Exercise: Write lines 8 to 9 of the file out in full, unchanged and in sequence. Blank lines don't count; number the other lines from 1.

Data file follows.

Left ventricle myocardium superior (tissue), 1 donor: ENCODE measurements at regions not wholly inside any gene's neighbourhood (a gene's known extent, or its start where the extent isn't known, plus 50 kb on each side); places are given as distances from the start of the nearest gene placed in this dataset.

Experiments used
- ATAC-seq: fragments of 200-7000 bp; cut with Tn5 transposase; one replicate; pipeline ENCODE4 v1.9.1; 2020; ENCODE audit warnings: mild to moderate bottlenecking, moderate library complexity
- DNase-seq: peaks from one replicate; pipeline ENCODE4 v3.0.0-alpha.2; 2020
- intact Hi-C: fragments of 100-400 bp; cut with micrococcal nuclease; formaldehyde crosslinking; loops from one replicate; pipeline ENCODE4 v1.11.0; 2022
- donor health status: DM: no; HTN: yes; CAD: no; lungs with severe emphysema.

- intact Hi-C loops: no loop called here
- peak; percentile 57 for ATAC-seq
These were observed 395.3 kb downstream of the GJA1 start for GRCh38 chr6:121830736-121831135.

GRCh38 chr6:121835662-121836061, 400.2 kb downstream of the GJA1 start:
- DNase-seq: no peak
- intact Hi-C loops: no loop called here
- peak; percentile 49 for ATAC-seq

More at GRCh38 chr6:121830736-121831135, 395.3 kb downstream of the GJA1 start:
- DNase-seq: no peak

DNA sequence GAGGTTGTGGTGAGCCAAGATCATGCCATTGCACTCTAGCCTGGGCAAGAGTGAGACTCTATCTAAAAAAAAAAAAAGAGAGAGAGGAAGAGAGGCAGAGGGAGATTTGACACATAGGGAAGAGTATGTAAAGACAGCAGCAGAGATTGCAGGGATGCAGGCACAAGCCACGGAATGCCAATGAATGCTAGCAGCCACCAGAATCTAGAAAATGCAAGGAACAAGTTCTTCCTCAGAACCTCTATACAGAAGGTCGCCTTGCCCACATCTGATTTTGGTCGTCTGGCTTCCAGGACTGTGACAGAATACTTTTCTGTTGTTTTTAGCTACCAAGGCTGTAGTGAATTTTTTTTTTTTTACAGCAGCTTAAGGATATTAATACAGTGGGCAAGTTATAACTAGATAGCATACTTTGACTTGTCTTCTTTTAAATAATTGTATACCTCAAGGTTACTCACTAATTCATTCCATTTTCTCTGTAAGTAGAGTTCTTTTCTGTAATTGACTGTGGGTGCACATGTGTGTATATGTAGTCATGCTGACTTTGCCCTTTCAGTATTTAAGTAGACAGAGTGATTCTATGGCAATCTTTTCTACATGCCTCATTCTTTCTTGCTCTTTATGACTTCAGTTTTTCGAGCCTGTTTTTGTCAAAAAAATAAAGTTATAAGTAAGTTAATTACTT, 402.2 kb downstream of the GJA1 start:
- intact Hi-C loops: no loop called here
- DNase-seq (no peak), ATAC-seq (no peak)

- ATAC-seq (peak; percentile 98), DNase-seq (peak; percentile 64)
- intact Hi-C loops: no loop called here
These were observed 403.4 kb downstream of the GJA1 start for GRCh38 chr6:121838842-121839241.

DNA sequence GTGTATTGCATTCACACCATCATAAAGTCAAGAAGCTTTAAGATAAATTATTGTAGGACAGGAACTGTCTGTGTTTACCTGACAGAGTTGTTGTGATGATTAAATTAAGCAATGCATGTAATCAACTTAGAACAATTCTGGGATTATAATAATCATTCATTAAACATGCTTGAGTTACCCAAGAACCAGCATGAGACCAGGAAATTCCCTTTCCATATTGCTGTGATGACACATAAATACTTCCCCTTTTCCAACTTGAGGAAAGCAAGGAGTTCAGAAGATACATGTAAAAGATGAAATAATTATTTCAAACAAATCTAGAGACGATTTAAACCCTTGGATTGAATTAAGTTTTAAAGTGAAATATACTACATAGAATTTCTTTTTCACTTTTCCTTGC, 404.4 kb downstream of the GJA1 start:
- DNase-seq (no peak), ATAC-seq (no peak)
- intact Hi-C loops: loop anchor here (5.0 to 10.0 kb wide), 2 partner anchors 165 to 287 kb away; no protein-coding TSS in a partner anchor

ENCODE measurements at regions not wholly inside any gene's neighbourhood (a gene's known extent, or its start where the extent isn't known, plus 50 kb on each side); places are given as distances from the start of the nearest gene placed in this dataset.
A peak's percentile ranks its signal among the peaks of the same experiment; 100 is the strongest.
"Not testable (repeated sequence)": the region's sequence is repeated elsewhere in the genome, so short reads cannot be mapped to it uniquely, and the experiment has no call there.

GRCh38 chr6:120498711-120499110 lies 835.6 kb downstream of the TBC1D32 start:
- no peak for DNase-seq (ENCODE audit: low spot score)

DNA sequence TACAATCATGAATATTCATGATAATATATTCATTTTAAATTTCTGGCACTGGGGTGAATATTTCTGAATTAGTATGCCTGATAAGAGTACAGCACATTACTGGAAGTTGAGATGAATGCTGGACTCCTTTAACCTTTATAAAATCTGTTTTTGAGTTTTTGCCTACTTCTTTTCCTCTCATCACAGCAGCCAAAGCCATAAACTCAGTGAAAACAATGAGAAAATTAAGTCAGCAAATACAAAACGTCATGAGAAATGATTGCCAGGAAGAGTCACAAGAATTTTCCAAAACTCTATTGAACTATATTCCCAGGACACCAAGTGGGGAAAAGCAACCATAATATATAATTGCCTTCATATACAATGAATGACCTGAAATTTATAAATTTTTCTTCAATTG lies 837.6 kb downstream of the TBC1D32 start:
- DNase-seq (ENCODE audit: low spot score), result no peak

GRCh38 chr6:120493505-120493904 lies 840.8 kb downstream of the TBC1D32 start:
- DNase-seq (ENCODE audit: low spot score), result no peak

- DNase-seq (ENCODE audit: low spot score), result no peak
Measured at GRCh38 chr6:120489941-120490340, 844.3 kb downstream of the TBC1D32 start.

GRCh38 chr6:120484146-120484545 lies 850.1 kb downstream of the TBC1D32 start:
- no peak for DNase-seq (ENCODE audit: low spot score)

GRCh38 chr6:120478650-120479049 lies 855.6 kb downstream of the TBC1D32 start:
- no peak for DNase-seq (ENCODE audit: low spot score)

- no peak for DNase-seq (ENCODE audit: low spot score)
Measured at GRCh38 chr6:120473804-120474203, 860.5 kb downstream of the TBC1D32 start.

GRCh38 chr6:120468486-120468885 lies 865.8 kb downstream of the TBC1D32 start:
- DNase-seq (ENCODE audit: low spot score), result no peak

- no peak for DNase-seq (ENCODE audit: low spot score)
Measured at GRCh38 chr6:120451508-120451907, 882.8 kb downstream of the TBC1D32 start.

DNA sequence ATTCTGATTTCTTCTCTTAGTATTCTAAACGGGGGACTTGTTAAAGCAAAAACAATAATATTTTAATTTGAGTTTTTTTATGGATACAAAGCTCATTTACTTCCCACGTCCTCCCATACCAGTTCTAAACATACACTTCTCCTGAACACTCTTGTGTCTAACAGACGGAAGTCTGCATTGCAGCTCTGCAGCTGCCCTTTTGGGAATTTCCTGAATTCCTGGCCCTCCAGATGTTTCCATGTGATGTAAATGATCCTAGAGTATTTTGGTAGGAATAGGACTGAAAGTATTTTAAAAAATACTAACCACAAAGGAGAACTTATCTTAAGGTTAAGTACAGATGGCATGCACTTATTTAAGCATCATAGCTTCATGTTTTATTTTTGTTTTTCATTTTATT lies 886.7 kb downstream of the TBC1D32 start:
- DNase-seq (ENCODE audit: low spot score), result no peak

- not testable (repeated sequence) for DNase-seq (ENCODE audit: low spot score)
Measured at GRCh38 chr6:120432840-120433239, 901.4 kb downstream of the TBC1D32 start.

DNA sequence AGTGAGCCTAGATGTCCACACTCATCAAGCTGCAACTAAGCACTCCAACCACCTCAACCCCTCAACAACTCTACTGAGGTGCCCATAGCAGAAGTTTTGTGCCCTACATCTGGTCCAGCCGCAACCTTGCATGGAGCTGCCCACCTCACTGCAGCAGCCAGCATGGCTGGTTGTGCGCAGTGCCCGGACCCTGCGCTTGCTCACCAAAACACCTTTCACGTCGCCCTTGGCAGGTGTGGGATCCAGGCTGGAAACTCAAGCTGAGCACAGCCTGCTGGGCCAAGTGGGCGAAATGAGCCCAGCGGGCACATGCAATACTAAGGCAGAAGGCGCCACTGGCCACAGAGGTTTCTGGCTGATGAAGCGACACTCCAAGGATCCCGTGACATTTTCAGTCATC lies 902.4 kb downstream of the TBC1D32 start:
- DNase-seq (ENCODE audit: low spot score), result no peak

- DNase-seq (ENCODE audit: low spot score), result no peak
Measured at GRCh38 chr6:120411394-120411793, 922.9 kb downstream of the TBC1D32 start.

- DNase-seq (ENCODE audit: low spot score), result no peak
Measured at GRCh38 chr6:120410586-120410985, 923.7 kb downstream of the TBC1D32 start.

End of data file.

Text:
- peak; percentile 57 for ATAC-seq
These were observed 395.3 kb downstream of the GJA1 start for GRCh38 chr6:121830736-121831135.